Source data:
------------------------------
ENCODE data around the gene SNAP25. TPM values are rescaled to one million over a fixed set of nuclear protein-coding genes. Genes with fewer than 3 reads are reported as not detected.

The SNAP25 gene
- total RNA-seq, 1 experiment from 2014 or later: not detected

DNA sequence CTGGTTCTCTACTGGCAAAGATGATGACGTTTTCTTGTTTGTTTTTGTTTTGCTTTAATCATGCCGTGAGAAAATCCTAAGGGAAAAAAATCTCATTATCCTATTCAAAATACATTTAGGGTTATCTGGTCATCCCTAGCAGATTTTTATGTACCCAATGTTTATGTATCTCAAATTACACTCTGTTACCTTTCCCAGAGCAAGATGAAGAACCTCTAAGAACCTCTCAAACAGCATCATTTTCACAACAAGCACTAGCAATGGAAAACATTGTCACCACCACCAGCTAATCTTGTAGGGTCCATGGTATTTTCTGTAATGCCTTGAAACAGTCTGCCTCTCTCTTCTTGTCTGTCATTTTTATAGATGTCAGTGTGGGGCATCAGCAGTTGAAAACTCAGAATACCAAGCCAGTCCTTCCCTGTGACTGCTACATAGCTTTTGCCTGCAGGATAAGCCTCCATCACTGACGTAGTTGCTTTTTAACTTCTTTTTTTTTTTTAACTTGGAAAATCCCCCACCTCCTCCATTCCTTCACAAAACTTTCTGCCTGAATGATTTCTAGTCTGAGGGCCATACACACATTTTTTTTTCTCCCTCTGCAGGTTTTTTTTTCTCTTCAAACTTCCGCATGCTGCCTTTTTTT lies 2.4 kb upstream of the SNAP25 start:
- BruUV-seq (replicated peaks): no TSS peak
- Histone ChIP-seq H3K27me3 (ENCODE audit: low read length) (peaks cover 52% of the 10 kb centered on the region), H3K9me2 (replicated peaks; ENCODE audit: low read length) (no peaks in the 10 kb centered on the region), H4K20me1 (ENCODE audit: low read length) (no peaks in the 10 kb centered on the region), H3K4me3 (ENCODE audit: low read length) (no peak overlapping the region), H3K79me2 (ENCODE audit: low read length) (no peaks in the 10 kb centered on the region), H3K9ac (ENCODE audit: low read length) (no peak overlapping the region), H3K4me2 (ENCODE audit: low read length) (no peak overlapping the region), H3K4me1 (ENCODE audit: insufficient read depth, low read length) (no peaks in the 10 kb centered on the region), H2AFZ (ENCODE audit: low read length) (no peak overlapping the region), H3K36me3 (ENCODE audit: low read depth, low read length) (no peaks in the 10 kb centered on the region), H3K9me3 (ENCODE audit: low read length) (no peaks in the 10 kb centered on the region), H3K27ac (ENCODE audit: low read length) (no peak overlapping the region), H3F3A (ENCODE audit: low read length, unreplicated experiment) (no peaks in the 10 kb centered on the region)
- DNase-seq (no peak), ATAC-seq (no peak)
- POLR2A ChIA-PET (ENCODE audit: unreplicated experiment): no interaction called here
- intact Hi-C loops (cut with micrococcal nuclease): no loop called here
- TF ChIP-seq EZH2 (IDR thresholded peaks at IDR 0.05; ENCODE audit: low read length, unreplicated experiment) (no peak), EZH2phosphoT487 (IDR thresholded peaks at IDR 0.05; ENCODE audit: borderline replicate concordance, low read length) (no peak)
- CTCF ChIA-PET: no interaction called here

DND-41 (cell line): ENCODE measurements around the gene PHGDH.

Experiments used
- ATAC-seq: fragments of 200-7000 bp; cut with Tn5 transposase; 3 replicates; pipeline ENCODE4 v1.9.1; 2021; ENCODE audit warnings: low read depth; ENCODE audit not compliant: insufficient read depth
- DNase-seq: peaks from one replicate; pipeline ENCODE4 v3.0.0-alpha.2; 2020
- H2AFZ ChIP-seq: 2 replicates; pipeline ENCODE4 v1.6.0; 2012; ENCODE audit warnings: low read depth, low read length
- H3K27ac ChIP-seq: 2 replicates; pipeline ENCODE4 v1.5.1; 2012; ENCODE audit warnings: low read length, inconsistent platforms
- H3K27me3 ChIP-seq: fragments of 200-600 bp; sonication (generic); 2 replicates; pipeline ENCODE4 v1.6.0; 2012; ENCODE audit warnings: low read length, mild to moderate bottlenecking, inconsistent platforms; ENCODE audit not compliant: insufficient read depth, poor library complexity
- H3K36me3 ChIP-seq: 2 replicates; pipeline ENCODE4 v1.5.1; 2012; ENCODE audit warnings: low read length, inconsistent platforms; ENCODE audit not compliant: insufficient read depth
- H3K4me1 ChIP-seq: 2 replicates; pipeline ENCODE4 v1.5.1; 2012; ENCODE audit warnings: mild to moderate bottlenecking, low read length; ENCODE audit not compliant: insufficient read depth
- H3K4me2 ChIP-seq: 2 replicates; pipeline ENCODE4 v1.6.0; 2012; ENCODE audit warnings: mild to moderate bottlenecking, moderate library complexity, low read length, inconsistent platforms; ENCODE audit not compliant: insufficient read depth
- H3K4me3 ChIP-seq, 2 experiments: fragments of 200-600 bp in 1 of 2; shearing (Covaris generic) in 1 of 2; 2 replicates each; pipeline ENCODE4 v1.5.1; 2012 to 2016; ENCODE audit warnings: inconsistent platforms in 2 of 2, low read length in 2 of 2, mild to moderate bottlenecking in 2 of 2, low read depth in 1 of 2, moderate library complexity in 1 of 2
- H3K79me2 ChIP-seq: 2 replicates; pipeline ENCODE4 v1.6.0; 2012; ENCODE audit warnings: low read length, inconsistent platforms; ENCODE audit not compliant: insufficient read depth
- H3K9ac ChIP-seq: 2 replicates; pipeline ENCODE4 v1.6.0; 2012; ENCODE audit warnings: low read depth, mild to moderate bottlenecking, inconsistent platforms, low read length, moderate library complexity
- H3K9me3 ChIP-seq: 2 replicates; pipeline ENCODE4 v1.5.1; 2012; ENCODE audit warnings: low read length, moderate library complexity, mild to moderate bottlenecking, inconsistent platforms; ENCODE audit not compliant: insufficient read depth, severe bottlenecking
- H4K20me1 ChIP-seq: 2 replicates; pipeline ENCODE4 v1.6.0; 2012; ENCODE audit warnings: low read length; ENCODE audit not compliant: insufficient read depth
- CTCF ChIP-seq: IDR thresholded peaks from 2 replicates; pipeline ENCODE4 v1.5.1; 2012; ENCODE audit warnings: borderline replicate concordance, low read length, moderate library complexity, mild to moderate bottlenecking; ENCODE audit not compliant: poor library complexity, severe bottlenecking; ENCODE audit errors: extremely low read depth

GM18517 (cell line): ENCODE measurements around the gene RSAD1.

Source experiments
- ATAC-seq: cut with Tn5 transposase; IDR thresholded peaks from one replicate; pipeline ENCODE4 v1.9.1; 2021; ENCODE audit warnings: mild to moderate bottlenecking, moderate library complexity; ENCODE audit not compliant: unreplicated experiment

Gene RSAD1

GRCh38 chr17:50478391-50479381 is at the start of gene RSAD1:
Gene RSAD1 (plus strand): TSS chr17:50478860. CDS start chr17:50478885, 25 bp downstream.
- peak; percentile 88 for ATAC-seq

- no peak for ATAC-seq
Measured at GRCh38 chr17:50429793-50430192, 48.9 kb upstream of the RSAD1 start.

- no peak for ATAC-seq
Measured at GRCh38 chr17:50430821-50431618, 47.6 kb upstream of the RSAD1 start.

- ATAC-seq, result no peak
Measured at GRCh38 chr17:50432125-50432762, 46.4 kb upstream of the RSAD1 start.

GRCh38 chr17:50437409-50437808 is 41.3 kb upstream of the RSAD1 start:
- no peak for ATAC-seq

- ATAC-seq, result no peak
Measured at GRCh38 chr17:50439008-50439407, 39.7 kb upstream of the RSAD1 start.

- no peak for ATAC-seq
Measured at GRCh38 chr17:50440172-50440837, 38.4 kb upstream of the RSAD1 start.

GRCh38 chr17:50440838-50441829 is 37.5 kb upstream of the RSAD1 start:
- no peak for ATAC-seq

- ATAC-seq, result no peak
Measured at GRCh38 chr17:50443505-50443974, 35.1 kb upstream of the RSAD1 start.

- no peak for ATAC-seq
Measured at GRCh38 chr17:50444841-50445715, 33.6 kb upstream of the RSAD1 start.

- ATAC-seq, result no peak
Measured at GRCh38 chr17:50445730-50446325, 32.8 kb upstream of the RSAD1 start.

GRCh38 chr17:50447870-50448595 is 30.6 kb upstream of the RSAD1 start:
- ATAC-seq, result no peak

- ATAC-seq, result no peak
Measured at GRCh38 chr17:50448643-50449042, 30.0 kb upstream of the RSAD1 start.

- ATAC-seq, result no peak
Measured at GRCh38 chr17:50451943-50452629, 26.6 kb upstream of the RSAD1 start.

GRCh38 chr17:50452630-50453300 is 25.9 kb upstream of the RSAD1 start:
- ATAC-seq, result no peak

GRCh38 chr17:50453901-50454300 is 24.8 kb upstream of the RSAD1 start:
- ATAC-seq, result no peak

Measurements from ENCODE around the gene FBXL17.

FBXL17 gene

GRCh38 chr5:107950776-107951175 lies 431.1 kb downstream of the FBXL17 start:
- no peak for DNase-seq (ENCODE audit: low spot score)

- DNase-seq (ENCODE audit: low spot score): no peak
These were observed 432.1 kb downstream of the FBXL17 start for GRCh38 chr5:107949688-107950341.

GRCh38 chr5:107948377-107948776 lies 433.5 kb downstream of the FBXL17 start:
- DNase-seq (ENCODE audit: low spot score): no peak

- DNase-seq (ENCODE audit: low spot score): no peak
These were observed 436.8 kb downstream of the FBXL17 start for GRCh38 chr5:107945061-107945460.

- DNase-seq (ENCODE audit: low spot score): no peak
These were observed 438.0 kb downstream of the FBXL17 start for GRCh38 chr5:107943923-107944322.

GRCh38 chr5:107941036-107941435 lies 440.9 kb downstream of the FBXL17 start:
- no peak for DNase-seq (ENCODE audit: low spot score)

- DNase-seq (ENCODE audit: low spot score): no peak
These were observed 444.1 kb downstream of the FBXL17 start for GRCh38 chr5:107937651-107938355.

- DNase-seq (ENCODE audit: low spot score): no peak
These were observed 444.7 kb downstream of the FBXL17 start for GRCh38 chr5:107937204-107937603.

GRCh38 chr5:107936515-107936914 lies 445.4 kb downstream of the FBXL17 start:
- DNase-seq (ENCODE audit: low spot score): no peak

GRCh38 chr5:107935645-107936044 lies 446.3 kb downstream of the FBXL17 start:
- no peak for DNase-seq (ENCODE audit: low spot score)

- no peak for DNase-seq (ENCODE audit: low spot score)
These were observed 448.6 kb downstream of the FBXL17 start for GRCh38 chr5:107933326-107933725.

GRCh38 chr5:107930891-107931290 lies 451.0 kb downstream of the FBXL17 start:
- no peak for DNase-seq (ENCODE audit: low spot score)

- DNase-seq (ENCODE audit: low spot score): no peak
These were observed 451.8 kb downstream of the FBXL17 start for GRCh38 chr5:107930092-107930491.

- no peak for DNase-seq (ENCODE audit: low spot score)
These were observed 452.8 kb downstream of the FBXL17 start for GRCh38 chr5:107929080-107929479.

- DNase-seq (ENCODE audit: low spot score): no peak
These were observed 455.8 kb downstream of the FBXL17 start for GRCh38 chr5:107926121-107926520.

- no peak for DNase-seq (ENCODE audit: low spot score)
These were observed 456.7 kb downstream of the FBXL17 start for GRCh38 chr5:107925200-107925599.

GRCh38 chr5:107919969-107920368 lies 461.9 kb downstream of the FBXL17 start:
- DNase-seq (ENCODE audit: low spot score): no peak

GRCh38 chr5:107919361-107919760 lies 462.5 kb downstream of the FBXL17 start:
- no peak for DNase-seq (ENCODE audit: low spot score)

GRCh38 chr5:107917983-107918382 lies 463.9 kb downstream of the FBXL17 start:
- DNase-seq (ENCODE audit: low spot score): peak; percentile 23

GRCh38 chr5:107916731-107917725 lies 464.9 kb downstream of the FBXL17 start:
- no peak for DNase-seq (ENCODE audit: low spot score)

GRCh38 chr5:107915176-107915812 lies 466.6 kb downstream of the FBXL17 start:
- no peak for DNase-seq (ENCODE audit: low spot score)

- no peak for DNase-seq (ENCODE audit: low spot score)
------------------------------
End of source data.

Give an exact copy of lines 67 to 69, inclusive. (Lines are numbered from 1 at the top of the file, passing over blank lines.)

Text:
GRCh38 chr5:107950776-107951175 lies 431.1 kb downstream of the FBXL17 start:
- no peak for DNase-seq (ENCODE audit: low spot score)

- DNase-seq (ENCODE audit: low spot score): no peak